Distance is King
The beauty of flight or distance archery is that you don’t have to be a good shot to compete in this sport, or even to be the best.
Distance Archery isn’t the reserve of experienced archers as demonstrated by 14 year old Zak Crawford from Corby, who shot an arrow to a distance of 484.29 meters, which is nearly 13 meters further than the previous record. Read the full story on the BBC website.
As you can see in the above image the optimum angle for the bow is 45 degrees. You can read more about the mechanics here.
In order to keep the previous post at a reasonable length I decided to write this one about Distance Archery as a follow up.
Let’s get to it
In the following sections I am going to be talking about the individual parts that make up flight / distance archery.
It goes without saying the arrows you use need to be as light as possible and cause as little friction as possible. Weight reduction can be achieved with the type of material used for the shaft and also the size of the fletches. However bear in mind that the fletches need to be large enough to aid the stability and direction of the arrow once it is in flight. You can see the difference in size in the image below. Remember that target arrows must be used.
The fletchings are smaller but still have a job to do, so there is a fine balance between size and effectiveness.
Dedicated Flight Arrows.
Unlike target arrows you cannot go out and buy arrows specifically made for distance archery. They have to be custom made and are normally constructed from 3 – 4mm carbon fiber rods. A distance arrow is barreled with the center of gravity just in front of the center point of the shaft. The fletches are small, no more than 6-8mm in any direction. The business ends (point and knock) are aluminum, usually parts of knitting needle shafts. Unlike traditional fletches the fletches used in distance archery are made from either razor blades, (these have been largely replaced), by sections cut from music or game discs which are then attached with strong glue.
This is of the utmost importance in distance archery for when the arrow leaves the bow it is traveling at maximum velocity and the slightest deviation from its course will have a huge negative impact on the overall distance achieved. Arrows must be correctly spined and then tuned to the bow. Don’t forget that you can tune any stabilisers as well.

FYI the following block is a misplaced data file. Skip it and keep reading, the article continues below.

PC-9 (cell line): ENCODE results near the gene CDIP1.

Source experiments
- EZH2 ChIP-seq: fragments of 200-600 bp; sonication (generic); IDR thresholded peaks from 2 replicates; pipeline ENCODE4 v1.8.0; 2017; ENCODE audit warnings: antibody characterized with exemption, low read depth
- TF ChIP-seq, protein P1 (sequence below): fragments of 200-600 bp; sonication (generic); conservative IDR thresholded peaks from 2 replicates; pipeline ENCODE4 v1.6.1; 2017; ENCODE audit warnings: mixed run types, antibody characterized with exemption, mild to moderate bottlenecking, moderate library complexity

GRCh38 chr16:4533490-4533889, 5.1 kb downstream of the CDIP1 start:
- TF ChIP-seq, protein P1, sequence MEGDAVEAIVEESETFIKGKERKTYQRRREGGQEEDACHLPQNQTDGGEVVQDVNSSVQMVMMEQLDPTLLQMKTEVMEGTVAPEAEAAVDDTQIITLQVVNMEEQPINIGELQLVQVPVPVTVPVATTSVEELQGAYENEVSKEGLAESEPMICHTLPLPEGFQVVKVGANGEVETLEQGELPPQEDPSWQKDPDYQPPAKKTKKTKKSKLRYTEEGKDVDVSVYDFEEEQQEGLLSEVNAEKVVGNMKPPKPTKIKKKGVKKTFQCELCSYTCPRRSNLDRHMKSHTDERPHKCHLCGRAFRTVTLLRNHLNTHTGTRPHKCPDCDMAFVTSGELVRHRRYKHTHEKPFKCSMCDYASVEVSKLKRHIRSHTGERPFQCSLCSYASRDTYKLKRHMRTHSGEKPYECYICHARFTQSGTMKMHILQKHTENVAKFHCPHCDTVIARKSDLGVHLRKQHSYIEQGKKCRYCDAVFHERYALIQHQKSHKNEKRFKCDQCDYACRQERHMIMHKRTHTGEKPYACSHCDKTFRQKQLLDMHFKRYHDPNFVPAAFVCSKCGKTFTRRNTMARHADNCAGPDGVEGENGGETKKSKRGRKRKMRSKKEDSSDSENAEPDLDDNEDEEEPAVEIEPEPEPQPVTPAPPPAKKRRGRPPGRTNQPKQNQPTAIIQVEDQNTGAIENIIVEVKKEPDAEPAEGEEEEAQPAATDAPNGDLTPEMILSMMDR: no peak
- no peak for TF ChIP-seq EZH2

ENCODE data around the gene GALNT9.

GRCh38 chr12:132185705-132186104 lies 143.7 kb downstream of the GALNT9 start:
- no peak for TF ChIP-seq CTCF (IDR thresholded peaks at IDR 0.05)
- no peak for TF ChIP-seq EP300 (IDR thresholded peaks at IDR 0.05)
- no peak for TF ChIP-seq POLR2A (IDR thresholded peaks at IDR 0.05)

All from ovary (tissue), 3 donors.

Good Shooting Form
It doesn’t matter how good the equipment is if you don’t release the arrow correctly and accurately. Unlike target archery you haven’t got the larger fletches helping to re-align and stabilise the arrow so a poorly aimed arrow will remain poor and devastate your distance.
The other problem, no not problem, the other challenge that distance archers face is their release has to be from the hand. Unlike other forms of archery they are not allowed to use any type of release aid.
Get a Good Assistant
Distance archers are allowed to use an assistant. They will advise on whether the bow is at the correct angle before release and whether the archers aim is true. Some use a tri-square or a spirit level and even a plumb bob when there is no horizon.
Technically distance archers don’t have to aim at a target but in reality they do. In competitions all archers shoot along a line, (preferably with a following wind), and the furthest arrow wins. Failing to keep the arrow online reduces the distance achieved quite drastically.
Much like tournament bowls UK archers shoot four ends of six arrows with the best arrow counting on each end.
I talked about flight angles in my previous post so I won’t go over it again, you can simply read it here.
A Sport for All
Distance archers can use dedicated Flight bows but can also use target recurve bows, longbows and compounds. Competitions have separate classes for men, women, boys and girls; it really is a sport for all comers.